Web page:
Nope in more sunlight it will put out more current. The voltage is mostly fixed. You can put panels in series for more voltage. George H.
> > Anyhow, can I connect that panel directly to a common AA rechargable > battery? (or maybe I should charge two batrteries at once, in series)? > > If not, is there a simple circuit I can build, or should I just steal a > circuit board from one of them solar yard lights, (which have a much > smaller solar panel).
In article <fhntrd1aq3c9jkfp3haigrk512mdfc5aj8@4ax.com>,
 <oldschool@tubes.com> wrote:
>I acquired a dead solar cellphone charger unit. I did minimal testing of >it, and it was totally dead. It has the surface mount components, so I >did not go any further. I salvaged the 2.5" X 4" solar cell panel, and >tossed the rest of it. In a lighted room, (lights turned on) it puts out >just under one volt DC. I imagine it will put out more voltage in >sunlight, but I have not tried it, since we have not seen the sun in >days.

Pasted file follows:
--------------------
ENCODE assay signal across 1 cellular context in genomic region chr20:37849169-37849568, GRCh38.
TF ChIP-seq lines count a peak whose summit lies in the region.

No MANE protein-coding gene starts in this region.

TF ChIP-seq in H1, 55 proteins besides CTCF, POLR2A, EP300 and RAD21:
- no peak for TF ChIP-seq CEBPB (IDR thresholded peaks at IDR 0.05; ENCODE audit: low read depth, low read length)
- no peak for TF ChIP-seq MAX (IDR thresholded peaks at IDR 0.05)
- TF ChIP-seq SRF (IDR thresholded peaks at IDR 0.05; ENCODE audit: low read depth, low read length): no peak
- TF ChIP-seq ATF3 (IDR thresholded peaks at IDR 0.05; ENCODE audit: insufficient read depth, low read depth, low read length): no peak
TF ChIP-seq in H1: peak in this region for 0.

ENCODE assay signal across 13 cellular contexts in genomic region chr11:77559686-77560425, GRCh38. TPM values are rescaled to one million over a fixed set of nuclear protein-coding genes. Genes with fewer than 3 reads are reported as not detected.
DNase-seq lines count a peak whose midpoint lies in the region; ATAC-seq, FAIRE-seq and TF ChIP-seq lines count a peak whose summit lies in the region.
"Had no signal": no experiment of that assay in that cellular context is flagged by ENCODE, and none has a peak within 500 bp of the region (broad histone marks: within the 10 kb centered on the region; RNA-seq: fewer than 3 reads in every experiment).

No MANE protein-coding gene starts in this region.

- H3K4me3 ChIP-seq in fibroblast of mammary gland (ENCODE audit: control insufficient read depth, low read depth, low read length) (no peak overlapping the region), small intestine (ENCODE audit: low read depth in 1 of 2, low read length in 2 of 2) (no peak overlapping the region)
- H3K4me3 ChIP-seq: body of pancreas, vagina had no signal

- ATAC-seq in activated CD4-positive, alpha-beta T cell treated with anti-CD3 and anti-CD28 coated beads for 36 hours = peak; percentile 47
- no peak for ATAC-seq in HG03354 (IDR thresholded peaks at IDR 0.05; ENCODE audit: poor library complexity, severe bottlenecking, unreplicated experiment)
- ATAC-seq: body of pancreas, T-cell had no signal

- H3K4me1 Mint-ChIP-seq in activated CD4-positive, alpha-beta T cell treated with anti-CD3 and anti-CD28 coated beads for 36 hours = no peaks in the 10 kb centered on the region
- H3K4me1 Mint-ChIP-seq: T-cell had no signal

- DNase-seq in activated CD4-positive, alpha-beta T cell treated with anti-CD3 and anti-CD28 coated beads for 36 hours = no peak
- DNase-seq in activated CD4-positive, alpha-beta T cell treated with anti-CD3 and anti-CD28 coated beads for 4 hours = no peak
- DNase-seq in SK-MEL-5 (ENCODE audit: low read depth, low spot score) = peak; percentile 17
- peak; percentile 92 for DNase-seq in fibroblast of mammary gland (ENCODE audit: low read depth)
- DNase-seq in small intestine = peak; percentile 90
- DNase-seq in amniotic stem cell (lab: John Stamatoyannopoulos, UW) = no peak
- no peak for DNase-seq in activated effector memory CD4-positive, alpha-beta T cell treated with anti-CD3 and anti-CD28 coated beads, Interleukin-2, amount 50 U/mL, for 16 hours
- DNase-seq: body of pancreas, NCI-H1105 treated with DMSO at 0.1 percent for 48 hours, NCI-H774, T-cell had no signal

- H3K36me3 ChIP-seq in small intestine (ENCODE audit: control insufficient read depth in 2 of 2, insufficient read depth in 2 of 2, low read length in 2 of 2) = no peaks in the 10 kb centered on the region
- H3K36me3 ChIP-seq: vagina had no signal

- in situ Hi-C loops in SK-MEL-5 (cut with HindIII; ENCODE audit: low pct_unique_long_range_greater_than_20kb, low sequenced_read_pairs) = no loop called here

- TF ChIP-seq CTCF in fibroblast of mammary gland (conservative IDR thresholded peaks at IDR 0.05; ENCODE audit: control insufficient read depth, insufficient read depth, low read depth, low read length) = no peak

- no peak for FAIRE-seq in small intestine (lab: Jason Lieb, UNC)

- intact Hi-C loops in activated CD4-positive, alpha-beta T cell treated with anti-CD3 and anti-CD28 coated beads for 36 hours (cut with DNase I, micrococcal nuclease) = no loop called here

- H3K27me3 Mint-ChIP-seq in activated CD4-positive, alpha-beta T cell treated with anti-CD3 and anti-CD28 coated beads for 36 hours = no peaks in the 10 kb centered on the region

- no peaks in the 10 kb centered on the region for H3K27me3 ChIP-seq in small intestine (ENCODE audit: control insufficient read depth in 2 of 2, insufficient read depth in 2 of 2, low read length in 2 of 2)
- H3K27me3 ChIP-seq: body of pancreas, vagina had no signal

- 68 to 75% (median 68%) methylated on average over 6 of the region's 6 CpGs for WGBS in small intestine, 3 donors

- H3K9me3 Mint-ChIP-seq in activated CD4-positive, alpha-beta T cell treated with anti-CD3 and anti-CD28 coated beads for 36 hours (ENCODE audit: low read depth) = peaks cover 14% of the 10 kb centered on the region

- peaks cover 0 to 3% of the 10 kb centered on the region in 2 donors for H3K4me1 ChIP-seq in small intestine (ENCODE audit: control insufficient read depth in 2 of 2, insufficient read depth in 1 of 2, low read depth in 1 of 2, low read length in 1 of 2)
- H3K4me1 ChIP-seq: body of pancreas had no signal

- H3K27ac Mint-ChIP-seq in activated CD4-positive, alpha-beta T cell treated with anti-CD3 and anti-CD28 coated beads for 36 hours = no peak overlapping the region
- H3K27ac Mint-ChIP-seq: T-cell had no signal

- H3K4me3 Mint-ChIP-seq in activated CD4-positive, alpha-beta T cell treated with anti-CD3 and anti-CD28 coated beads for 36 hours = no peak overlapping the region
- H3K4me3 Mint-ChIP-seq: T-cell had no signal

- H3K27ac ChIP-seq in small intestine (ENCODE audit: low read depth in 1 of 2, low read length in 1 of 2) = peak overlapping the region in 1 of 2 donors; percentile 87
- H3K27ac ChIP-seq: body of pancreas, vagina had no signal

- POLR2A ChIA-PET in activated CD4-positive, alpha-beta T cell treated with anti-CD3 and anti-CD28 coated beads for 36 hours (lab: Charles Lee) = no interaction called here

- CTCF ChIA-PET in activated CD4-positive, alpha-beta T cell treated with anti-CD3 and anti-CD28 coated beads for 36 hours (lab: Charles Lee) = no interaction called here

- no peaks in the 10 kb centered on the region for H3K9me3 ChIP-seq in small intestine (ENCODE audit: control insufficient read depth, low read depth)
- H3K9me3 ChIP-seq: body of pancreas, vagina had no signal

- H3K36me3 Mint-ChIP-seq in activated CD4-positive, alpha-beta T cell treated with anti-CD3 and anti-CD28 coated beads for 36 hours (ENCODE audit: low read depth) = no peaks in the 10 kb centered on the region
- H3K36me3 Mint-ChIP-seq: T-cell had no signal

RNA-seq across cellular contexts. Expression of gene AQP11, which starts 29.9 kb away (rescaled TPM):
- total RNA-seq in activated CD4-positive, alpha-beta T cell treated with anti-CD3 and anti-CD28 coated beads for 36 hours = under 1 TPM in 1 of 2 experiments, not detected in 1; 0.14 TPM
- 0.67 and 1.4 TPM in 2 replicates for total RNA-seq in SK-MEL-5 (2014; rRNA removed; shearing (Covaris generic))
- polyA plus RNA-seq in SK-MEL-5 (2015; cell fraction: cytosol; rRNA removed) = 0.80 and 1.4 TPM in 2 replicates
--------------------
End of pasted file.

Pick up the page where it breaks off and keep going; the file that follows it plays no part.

If it's showing 1 volt "open circuit" in room light, when measured with a high-impedance voltmeter, then I think it's unlikely to put out much more voltage under direct sunlight. More current, yes; more voltage, no.
>Anyhow, can I connect that panel directly to a common AA rechargable >battery? (or maybe I should charge two batrteries at once, in series)?
You _can_ connect it directly to one or two batteries in series. It is unlikely to charge them at all, based on what you've written.
>If not, is there a simple circuit I can build, or should I just steal a >circuit board from one of them solar yard lights, (which have a much >smaller solar panel).